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Your link is to an article that posits a 9% annual return for SFH rent-outs. I strongly doubt this! Maybe in unusual very tight markets, but this would soon be competed away. Not unlikely their figure may ignore depreciation and many other offsets.
Yeah i saw that and almost choked..

We sold our main house 2 years ago. I totaled build price plus prop tax. 23 year non compounded return was about 2.6%

I think they included the imputed rent. Which they mean to say you have to live somewhere. I have a really hard time not adding in the expenses of the rental. I think they were goosing the return
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Old 05-20-2018, 06:55 PM   #12
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If it's in a neighborhood where most/all are owner-occupied, I would not. You will not get the ROI typically. For example in our area, a single family home that is worth 500K will not bring 4 times the rent of a 125K condo.

Plus the headaches, and former neighbors not being happy because you rented it out, etc, I would not be a "default" landlord.

You have to have a different frame of mind for a rental property and not to be personally tied to it.

We have friends that many years ago rented out their first townhouse, really cute, did lots of nice things to it.

He was transferred about 500 miles away, rented it to a "nice attorney" who managed to set it on fire doing something with cocaine. She was devastated that this person did it to "her" house.

I think I'm pretty good at what I'm doing but I have used a property manager. They rented it to a crappy tenant (probably not the same level as you are describing) but I had to evict the tenant who also stole my washer and dryer!!

DD who just graduated college is now living there and is a wonderful tenant!
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Old 05-20-2018, 07:17 PM   #13
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We have an oceanfront condo and have had good experience renting it out but we did use a property manager. I like W2R’s suggestion, but if your area doesn’t have nice condo complexes, I’d keep it, hire a good property manager, and have it available for your future use. You can always sell it later if you want but depending on the market you’re in, it might be hard to get back in if you want it later.
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Old 05-21-2018, 04:22 AM   #14
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If you didn’t own this house, would you buy a rental? Probably not. So there might be your answer.
I have never done it but have read a lot about it. There is plenty of risk. Other peoples' experience with it often seems to come down to the tenant(s). If they are good, it works ok. If they are bad it can be a disaster, and easily a $ loser.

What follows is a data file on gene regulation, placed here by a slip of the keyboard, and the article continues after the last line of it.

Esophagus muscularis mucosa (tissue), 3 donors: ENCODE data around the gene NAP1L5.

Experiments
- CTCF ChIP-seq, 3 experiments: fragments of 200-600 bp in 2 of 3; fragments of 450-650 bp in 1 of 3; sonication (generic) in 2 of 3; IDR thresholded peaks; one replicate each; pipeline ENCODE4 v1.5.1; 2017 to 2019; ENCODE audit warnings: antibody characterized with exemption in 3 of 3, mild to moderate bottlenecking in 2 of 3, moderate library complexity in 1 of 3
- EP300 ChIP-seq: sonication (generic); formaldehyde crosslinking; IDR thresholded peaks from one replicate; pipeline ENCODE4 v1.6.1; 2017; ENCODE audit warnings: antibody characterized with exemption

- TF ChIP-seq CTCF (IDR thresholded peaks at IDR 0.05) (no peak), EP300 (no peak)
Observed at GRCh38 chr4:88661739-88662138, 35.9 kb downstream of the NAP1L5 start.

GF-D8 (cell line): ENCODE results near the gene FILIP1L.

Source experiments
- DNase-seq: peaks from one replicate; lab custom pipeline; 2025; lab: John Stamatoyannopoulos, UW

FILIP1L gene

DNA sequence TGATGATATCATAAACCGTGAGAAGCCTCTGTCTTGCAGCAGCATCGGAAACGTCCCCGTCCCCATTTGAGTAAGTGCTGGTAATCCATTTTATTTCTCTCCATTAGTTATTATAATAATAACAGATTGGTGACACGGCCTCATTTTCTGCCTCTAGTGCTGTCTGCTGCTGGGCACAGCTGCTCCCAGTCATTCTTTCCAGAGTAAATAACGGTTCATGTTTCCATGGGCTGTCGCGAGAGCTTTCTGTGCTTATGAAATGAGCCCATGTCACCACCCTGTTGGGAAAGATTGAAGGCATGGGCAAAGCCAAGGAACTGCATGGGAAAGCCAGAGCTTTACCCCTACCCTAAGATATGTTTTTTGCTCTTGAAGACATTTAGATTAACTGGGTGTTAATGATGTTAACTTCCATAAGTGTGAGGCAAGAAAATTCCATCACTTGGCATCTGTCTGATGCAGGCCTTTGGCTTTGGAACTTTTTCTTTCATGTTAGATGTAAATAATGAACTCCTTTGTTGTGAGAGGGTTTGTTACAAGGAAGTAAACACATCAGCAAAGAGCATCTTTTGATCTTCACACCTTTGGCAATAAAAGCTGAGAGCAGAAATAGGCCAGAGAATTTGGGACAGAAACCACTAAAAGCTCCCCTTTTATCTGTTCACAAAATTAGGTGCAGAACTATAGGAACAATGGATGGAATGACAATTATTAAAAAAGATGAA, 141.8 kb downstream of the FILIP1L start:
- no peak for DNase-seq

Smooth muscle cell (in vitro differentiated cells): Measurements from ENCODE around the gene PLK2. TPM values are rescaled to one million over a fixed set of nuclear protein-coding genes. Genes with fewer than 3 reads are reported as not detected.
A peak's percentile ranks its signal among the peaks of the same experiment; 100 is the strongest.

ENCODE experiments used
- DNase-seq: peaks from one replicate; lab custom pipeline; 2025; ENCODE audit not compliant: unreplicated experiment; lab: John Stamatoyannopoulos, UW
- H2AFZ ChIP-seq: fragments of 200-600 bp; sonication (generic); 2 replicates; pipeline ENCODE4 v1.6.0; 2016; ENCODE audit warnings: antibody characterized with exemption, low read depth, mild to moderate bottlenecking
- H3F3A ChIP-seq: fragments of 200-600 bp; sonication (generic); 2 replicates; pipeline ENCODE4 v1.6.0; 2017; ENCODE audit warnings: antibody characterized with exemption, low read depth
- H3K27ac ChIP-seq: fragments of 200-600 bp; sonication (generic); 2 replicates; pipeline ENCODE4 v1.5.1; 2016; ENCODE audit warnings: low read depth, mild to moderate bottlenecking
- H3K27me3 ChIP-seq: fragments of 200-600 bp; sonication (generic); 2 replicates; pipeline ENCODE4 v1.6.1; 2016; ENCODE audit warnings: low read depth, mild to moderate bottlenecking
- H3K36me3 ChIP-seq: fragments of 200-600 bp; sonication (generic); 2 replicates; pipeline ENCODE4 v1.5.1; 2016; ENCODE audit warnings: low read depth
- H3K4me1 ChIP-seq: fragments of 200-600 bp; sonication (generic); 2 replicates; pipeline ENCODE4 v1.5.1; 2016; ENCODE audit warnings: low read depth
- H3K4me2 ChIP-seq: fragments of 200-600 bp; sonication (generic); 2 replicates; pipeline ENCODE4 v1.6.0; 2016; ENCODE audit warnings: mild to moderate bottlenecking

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Old 05-21-2018, 09:20 AM   #15
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I own a number of rentals in the Phoenix area. For middle of the road single family homes, rent based on current prices is about 0.5 to 0.6 percent per month. That means the total rent before deducting expenses is 6 to 7.2 percent per year. Using the 50 percent rule, your annual cash return on a free and clear property is 3 to 3.6 percent.

Not only is there no way I would buy anything in this market, I'm considering selling some or all of the properties. Neither the rents nor the values are sustainable in my opinion.

In your shoes, I would consider selling, taking the tax free capital gain, and investing in something else.
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Old 05-21-2018, 09:36 AM   #16
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Since you are in AZ, you are in an up-market now. I vote sell or keep, don't rent. SFH rentals are hard to turn a profit, and with only one property you can't spread risk efficiently.

Anecdote:
I had a small house to sell in 2005, DH thought I should rent as property values were growing, "keep as an investment". I sold anyway, for a very nice profit, didn't want the hassle of being a landlord.

Of course, the housing market slowed and then dropped precipitously in the following months. 13 years later it's still estimated at $60k less than the price at which I sold. I ended up, purely by luck, selling at the exact highest point for that area.
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Old 05-21-2018, 09:57 AM   #17
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OP here. A sincere thanks to all of you for your posts, great advice and information. I've shared all of the feedback you've provided with DW and it has helped us decide to sell rather than attempt to rent out our home. SFH sales in our area have been steadily improving and demand has been especially strong for homes like ours, priced <$300K - making the decision to sell ours that much easier.